|aBehind the beautiful forevers :|blife, death, and hope in a Mumbai undercity /|cby Katherine Boo.
|aNew York :|bRandom House,|cc2012.
|axxii, 256 p. ;|c25 cm.
|aBetween roses -- Undercitizens. Annawadi ; Asha ; Sunil ; Manju. -- The Business of Burning. Ghost house ; A hole she called a window ; The come-apart -- The master. -- A Little Wildness. Marquee effect ; Parrots, caught and sold ; Proper sleep. -- Up and Out. Nine nights of dance ; Something shining ; The trial ; Ice ; Black and white ; A school, a hospital, a cricket field.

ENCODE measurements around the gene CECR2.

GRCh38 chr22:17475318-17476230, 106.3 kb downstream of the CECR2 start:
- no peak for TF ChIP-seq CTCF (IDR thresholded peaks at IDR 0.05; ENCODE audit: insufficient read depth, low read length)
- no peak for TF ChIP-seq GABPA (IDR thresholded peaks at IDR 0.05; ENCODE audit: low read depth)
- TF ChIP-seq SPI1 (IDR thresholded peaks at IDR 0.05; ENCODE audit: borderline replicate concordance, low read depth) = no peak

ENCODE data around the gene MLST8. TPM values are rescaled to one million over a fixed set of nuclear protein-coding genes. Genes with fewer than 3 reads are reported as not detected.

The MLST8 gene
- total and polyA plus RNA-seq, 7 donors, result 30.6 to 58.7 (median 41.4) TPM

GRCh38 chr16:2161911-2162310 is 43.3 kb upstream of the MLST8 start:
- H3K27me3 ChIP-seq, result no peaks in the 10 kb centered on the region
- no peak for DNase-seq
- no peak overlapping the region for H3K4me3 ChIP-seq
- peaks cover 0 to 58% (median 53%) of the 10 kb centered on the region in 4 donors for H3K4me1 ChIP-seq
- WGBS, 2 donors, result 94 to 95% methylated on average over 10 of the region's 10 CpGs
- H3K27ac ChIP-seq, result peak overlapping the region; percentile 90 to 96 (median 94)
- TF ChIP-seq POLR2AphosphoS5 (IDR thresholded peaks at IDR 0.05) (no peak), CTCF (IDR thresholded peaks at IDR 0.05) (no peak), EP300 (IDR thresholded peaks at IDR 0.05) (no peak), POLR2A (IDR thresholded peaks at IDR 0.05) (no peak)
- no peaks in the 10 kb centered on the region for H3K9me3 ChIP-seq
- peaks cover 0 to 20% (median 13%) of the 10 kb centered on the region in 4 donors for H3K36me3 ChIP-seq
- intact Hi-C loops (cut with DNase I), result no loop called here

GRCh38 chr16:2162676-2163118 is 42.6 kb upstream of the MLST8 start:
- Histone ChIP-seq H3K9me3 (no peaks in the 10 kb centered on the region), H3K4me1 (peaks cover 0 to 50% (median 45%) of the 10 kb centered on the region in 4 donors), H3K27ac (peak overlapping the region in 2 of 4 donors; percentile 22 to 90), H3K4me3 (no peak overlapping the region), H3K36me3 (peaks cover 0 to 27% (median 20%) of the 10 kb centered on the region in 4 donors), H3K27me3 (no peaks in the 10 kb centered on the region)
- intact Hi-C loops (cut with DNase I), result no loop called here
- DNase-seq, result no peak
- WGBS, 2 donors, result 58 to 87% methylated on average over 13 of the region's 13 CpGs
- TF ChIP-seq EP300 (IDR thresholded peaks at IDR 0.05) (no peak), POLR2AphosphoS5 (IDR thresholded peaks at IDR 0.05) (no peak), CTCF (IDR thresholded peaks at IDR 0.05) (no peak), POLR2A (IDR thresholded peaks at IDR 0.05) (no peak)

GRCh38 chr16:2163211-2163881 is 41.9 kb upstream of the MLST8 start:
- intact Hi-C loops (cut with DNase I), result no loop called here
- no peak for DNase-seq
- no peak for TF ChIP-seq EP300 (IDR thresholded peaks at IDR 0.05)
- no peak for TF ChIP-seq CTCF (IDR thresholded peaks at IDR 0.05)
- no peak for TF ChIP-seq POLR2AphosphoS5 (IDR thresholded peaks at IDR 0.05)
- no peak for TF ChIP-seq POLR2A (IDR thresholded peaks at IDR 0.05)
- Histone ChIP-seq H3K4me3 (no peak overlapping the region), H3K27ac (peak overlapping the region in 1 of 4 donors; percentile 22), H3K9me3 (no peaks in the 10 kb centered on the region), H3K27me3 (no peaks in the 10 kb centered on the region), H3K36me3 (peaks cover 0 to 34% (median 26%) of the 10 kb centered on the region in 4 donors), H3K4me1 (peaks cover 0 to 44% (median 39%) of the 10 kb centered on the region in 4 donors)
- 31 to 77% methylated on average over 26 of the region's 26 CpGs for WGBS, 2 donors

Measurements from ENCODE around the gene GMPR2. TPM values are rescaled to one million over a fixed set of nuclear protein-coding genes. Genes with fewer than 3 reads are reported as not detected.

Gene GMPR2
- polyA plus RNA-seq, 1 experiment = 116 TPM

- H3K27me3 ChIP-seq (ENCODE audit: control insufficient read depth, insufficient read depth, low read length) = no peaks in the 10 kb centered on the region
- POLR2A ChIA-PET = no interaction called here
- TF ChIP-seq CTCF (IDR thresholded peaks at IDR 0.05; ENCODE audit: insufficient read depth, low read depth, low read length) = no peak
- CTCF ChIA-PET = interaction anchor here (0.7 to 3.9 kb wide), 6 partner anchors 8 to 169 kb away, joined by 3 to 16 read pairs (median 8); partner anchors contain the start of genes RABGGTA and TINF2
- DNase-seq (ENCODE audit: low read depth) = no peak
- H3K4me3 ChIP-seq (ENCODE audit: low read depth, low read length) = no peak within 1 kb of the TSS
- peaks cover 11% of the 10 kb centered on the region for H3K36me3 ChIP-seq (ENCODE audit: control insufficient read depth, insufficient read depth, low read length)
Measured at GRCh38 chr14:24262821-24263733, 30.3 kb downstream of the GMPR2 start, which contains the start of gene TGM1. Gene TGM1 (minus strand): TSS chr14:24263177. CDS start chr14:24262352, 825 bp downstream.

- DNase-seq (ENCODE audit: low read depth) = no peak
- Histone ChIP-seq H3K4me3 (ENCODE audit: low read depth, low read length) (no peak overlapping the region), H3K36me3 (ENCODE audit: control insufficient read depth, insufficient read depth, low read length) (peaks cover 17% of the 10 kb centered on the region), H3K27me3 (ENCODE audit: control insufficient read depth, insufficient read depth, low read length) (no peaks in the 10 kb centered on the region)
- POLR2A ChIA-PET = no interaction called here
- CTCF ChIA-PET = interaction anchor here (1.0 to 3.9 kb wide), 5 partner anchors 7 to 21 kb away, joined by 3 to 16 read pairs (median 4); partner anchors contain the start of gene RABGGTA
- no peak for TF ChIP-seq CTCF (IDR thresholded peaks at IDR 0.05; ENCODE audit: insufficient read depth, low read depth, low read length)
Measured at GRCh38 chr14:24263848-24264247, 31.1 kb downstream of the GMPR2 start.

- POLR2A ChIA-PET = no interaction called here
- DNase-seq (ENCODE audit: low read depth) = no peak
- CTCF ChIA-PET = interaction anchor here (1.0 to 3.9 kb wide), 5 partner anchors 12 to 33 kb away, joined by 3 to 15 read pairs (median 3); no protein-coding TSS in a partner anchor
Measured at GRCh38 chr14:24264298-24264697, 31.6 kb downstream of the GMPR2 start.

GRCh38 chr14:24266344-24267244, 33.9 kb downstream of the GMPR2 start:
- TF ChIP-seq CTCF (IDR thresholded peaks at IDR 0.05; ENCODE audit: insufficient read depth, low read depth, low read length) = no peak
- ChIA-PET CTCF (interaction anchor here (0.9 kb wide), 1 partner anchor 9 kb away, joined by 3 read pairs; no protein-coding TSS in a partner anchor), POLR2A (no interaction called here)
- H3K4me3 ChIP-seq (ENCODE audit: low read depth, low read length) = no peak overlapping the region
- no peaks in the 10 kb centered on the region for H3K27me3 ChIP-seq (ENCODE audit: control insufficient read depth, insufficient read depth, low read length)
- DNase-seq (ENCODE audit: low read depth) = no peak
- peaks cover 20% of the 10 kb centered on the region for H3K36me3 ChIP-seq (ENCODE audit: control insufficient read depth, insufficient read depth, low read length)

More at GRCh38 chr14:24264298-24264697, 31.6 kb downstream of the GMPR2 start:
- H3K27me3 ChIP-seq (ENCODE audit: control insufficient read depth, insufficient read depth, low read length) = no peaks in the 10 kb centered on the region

|aThis work of narrative nonfiction tells the dramatic and sometimes heartbreaking story of families striving toward a better life in one of the twenty-first century's great, unequal cities. In it, based on three years of reporting, a bewildering age of global change and inequality is made human. The events recounted are real, as are all the names. Annawadi is a makeshift settlement in the shadow of luxury hotels near the Mumbai airport, and as India starts to prosper, Annawadians are electric with hope. Abdul, a reflective and enterprising Muslim teenager, sees fortune in the recyclable garbage of richer people. Asha, a woman of formidable wit and deep scars from a rural childhood, has identified an alternate route to the middle class: political corruption. With a little luck, her sensitive, beautiful daughter, Annawadi's "most-everything girl," will soon become its first female college graduate. And even the poorest Annawadians, like Kalu, a fifteen-year-old scrap metal thief, believe themselves inching closer to good times they call "the full enjoy." But then Abdul the garbage sorter is falsely accused in a shocking tragedy; terror and a global recession rock the city; and suppressed tensions over religion, caste, sex, power and economic envy turn brutal. As the tenderest individual hopes intersect with the greatest global truths, the true contours of a competitive age are revealed. And so, too, are the imaginations and courage of the people of Annawadi.